It was not so, but at the window there was a face; and she had, in the first shock, supposed it was hers. The obsession of her visitation returned, through the double gate of her repining and her rage. It was coming, it was come, it was here. Her wild spirit sickened in her; and as she felt its power dissolve, she sprang to the other power the knowledge of which, at least, her anger had preserved. Ashamed of betrayal, unashamed of repentance and dependence, she sprang. She knew with all her soul’s consent that Peter Stanhope had taken over her fear; was, now, one with it; and it was not, for he was in power over it. Among the leaves of his eternal forest he set it, and turned it also to everlasting verse. Evading or not evading, repining or not repining, raging or not raging, she was Periel; she was the least of the things he had created new; ecce, omnia nova facio. She was a line of his verse, and beyond that-for the thought of him took that high romantic self-annihilation and annihilated it in turn — she was herself in all freedom and courage. She was herself, for the meeting with herself. She stepped forward-lightly, almost with laughter. It was not yet she.

As she gazed, she heard her grandmother speak. The room, for those three spirits, had become a place on the unseen mountain. they inhabited a steep. The rock was in them, and they in it. In Margaret Anstruther it lived; it began to Put out its energy of intellectual love. At least to the dead man it was felt as love, as love that loved him, as he longingly and unknowingly desired. This holy and happy thing was all that could be meant by God: it was love and power. Tender to the least of its creatures, it submitted itself to his need, but it is itself always that it submits, and as he received it from those eyes and the sound of that voice he knew that another thing awaited him-his wife, or the light, or some renewal of his earlier death. Universal, it demanded universality. The peace communicated there was of a different kind from the earlier revival of rest. And the woman said: “It’s done already; you’ve only got to look for it.”

As Pauline had moved forward, the face at the window disappeared from her sight. She drew breath; it had been an accident of light; there had been no face. She turned to look at her grandmother, and saw her lying very still, her eyes on the window as if she could still see something there. Quiet as she lay, she was in action. Her look, her voice, showed it: her voice, for she spoke, but very low, and Pauline could not hear the words. She caught the sound; lightly she threw herself on her knees by the bed-and half fulfilled her earlier passionate desire for subordination. For the first time in her young distracted life her energy leapt to a natural freedom of love. She ran swiftly down the way her master had laid open; she said, in words almost identical with his: “Let me do something, let me carry it. Darling, do let me help.” Margaret gave her hand a small gentle pressure, but kept her eyes beyond her still.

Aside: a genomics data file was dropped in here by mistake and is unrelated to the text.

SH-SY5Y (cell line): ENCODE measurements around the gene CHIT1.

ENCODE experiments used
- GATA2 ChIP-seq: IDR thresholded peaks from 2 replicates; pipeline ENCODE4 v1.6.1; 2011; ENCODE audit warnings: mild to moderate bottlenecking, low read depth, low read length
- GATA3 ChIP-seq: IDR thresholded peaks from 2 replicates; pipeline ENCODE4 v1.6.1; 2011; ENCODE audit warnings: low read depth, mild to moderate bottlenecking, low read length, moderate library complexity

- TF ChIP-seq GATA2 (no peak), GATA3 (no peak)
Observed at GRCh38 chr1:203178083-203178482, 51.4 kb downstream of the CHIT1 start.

The silence in that place became positive with their energies, and its own. The three spirits were locked together, in the capacity of Margaret’s living stone. The room about them, as if the stillness expressed its nature in another mode, grew sharply and suddenly cold, Pauline’s mind took it as the occasional sharp alteration of a summer evening; she moved to go and turn on the electric fire, for fear her grandmother should feel the chill, and that natural act, in her new good will, was no less than any high offer of goodness and grace. But Margaret knew the other natural atmosphere of the icy mountain, where earthly air was thin in the life of solitude and peak. It was the sharp promise of fruition — her prerogative was to enter that transforming chill. The dead man also felt it, and tried to speak, to be grateful, to adore, to say he would wait for it and for the light. He only moaned a little, a moan not quite of pain, but of intention and the first faint wellings of recognized obedience and love. All his past efforts of good temper and kindness were in it; they had seemed to be lost; and they lived.

But that moan was not only his. As if the sound released something greater than itself, another moan answered it. The silence groaned. They heard it. The supernatural mountain on which they stood shook and there went through Battle Hill itself the slightest vibration from that other quaking, so that all over it china tinkled, and papers moved, and an occasional ill-balanced ornament fell. Pauline stood still and straight. Margaret shut her eyes and sank more deeply into her pillow. @The dead man felt it and was drawn back away from that window into his own world of being, where also something suffered and was free. The groan was at once dereliction of power and creation of power. In it, far off, beyond vision in the depths of all the worlds, a god, unamenable to death, awhile endured and died.

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Last updated Tuesday, March 4, 2014 at 12:30